Nick Bax demonstrates how XMR transactions related to WannaCry 2.0 were traced
Blockchain analyst Nick Bax1 published a detailed post2 where he demonstrates how Chainalysis3 was able to trace XMR transactions related to the WannaCry 2.04 malware:
Wannacry 2.0: funds tracked from BTC to XMR and back to BTC and BCH after 3 months.
- [12-15 May 2017] - WannaCry 2.0 ransomware initial outbreak (300K+ Windows machines infected5)
- [12 May 2017 at 07:44] - Marcus Hutchins discovers a kill-switch which prevented already infected machines from being encrypted6
- [3 Aug 2017] - BTC converted to 820.79942522 XMR via ShapeShift
- [17 Aug 2017] - Shapeshift-received XMR consolidated in 3 transactions
- [Sep 2017] - Neutrino research team publish article on tracing Shapeshift BTC > XMR transactions7
- [2 Nov 2017] - 536 XMR converted to BCH using ShapeShift in 9 transactions
- [19 Dec 2017] - Cyberattack blamed8 on Lazarus Group9
In an attempt to obfuscate the source or destination of the funds, an attempted to convert them to a privacy-focused cryptocurrency has been made (BTC > XMR > BTC/BCH). Shapeshift and Changelly were used for some of the transactions.
Nick shares the info that he used to complete the trace:
Additional data can be found in the associated Github repository12.
- the existence of long payment IDs (which have been deprecated13 and replaced with subaddresses in 2019)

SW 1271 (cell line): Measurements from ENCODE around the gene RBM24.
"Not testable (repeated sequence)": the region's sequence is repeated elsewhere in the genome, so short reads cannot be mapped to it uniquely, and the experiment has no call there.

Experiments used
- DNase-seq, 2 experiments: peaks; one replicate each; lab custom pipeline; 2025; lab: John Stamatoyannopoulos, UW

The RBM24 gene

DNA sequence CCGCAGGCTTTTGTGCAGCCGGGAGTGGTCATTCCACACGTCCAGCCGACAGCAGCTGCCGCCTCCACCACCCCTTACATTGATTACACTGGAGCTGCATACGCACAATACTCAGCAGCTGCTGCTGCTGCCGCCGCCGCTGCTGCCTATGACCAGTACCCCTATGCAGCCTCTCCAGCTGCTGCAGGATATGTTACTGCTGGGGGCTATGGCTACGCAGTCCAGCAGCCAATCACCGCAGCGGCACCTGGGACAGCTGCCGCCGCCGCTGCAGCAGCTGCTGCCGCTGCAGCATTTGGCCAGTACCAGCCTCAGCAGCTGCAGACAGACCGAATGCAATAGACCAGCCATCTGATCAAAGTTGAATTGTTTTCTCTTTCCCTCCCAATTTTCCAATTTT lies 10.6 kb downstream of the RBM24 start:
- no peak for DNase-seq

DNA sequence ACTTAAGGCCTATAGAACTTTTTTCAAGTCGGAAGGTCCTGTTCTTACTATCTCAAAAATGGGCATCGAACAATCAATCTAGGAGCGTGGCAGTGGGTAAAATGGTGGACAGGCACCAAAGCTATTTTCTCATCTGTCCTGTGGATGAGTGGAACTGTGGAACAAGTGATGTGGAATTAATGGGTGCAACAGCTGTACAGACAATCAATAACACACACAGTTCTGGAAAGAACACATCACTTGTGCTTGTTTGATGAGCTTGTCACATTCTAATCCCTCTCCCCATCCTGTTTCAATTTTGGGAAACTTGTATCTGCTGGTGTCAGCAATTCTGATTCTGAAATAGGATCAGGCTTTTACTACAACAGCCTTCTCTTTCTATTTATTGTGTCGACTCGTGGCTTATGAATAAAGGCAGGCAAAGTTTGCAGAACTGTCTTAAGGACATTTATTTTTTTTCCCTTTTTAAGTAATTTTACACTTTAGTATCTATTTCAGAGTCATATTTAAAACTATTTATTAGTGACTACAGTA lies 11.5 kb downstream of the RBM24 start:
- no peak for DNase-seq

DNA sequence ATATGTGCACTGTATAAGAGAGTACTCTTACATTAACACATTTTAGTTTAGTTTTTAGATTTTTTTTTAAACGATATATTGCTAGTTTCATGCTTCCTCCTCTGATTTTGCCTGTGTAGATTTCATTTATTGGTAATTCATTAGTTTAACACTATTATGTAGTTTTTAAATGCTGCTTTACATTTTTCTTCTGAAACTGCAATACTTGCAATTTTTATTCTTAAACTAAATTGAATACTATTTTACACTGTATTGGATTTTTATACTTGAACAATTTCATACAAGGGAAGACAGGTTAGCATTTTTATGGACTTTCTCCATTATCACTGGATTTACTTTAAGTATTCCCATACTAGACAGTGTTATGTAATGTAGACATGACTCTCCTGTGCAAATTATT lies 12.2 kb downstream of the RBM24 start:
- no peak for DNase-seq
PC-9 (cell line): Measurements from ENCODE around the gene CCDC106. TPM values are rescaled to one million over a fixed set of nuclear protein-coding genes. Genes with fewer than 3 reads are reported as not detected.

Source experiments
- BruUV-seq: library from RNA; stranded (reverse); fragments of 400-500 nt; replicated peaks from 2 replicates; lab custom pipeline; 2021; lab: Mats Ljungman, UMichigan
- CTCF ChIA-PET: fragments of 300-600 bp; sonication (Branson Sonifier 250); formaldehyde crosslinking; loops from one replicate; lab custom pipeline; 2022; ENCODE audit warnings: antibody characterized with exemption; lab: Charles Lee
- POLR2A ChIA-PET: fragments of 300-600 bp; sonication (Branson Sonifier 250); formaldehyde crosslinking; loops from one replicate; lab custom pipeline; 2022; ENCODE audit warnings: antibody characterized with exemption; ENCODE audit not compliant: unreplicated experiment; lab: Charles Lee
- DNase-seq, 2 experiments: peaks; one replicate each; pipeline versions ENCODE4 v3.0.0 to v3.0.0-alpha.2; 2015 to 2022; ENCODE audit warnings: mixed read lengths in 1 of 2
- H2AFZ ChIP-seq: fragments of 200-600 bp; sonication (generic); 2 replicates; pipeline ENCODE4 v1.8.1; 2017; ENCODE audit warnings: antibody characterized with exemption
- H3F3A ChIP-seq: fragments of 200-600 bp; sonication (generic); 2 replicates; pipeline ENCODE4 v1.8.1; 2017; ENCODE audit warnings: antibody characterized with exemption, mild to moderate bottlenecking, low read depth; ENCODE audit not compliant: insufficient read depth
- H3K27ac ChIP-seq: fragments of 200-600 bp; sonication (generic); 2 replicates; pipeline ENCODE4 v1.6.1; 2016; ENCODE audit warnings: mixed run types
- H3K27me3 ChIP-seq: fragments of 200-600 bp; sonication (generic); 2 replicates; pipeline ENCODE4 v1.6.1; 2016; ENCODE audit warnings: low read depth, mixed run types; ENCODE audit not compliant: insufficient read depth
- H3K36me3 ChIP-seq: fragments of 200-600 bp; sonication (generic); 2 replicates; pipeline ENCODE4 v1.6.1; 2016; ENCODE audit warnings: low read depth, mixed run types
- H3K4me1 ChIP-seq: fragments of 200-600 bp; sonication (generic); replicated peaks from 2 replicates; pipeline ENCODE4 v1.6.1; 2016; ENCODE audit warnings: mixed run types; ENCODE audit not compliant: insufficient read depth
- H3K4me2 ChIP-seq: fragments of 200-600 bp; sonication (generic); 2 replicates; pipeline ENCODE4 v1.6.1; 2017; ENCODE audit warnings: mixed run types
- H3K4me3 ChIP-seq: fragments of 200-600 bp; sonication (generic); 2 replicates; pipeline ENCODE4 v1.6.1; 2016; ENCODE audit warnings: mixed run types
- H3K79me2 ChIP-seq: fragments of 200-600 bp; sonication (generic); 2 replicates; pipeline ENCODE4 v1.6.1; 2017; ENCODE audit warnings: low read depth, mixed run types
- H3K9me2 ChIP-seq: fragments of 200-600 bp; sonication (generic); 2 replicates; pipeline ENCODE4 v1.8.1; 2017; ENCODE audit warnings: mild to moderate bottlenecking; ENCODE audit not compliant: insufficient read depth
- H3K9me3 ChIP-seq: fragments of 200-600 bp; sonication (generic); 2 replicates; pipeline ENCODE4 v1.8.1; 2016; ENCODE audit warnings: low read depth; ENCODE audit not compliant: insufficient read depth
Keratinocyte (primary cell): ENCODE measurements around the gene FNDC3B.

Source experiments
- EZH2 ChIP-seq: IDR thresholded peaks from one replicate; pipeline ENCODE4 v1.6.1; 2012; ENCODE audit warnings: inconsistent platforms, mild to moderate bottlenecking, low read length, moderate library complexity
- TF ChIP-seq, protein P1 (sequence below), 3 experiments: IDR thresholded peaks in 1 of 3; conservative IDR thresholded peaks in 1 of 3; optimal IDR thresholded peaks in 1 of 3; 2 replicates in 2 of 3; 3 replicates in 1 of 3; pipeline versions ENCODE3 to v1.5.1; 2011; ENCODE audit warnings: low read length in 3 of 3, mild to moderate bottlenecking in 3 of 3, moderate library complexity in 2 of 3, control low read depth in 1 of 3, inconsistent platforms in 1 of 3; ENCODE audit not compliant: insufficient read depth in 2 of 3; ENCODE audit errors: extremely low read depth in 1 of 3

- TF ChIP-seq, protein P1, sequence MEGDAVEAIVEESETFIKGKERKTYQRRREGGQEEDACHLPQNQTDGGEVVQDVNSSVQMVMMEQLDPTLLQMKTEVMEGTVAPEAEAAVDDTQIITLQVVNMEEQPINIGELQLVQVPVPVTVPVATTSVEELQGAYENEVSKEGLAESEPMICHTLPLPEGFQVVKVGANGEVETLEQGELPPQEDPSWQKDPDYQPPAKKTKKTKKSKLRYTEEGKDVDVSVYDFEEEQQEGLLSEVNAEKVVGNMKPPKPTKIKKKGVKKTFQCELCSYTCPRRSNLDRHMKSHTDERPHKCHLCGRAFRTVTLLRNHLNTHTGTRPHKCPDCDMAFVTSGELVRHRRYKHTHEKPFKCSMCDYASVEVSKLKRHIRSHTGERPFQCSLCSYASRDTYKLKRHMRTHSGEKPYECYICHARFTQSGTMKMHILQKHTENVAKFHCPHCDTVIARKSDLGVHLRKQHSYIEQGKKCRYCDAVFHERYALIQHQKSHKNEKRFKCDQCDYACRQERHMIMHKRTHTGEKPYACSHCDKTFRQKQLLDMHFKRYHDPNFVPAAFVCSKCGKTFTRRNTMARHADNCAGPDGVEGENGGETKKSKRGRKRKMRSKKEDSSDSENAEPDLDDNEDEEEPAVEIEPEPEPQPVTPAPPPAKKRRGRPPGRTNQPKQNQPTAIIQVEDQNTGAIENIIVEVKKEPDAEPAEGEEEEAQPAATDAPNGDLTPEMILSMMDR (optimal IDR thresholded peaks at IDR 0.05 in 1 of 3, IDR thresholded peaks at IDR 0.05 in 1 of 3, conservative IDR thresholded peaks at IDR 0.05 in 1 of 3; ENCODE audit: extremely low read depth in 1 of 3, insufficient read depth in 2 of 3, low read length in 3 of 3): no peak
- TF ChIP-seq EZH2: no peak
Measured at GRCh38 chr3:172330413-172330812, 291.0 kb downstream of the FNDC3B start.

- the user could select a low number of decoys per transaction (today it’s fixed at 10, which increase privacy considerably)
- Monero CLI wallet users were isolated/profiled based on the number of allowed transaction outputs (currently not possible as both Monero GUI & Cake Wallet both allow multiple > 2 TXOs/tx)
- the use of centralized exchanges
- failed attempt at churning14
The post concludes with a summary and some interesting things to consider:
Nevertheless, this example shows that probabilistic analysis can lead to very high certainties in Monero tracing. It shows that even state-sponsored actors can be traced if improperly using Monero.
The information from this leak can also potentially be used alongside other Monero attacks, such as the recently-described flood attack, to increase the reliability of EAE attacks.15
- Use XMR peer-to-peer (as it was intedended to be used) whenever you can, don’t go through a centralized exchange if you can help it.
- Use Tor with GNU/Linux/Whonix/Qubes/Tails (deny metadata collection). Don’t use Windows.
- Reassess your treat model and revise your OPSEC accordingly.
https://www.neutrino.nu/Research_WannaShift_to_Monero.html ↩ ↩2